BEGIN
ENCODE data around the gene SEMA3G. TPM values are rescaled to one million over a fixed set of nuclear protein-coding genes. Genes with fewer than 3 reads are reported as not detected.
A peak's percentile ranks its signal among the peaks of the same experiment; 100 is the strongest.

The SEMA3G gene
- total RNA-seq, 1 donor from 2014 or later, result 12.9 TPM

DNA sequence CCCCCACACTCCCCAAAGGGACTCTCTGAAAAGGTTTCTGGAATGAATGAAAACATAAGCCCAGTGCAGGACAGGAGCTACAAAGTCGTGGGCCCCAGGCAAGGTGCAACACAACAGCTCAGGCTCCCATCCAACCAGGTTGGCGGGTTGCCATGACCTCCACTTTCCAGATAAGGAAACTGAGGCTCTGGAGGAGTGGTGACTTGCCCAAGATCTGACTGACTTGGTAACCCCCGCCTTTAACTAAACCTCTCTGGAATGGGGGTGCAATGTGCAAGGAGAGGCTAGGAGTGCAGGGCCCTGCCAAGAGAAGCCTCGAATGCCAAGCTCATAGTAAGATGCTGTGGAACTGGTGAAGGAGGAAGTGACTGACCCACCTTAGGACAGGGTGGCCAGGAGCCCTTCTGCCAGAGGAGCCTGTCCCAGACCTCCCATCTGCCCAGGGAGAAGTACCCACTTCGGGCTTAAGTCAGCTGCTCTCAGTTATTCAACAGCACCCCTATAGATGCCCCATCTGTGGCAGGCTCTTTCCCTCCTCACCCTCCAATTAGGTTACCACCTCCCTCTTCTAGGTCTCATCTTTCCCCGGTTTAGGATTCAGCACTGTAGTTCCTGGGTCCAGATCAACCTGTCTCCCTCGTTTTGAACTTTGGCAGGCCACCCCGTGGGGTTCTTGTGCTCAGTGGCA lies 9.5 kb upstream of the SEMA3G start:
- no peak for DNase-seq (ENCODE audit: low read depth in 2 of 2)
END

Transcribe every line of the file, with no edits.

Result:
ENCODE data around the gene SEMA3G. TPM values are rescaled to one million over a fixed set of nuclear protein-coding genes. Genes with fewer than 3 reads are reported as not detected.
A peak's percentile ranks its signal among the peaks of the same experiment; 100 is the strongest.

The SEMA3G gene
- total RNA-seq, 1 donor from 2014 or later, result 12.9 TPM

DNA sequence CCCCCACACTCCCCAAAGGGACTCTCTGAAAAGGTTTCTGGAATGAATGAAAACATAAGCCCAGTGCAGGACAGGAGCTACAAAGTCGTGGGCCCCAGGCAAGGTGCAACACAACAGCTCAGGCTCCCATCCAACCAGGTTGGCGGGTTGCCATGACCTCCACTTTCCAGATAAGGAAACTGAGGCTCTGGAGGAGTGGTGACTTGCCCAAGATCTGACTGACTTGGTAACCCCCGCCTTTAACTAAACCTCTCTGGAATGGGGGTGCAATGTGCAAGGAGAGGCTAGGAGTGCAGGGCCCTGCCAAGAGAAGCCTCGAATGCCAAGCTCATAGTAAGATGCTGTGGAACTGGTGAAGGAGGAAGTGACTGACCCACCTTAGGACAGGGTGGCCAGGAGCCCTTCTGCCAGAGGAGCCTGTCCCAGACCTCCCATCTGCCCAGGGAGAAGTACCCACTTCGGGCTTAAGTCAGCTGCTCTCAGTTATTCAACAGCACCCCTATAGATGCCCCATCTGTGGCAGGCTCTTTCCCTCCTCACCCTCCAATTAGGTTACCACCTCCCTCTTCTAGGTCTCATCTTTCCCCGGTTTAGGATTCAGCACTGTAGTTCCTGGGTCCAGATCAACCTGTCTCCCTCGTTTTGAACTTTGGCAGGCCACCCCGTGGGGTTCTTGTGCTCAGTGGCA lies 9.5 kb upstream of the SEMA3G start:
- no peak for DNase-seq (ENCODE audit: low read depth in 2 of 2)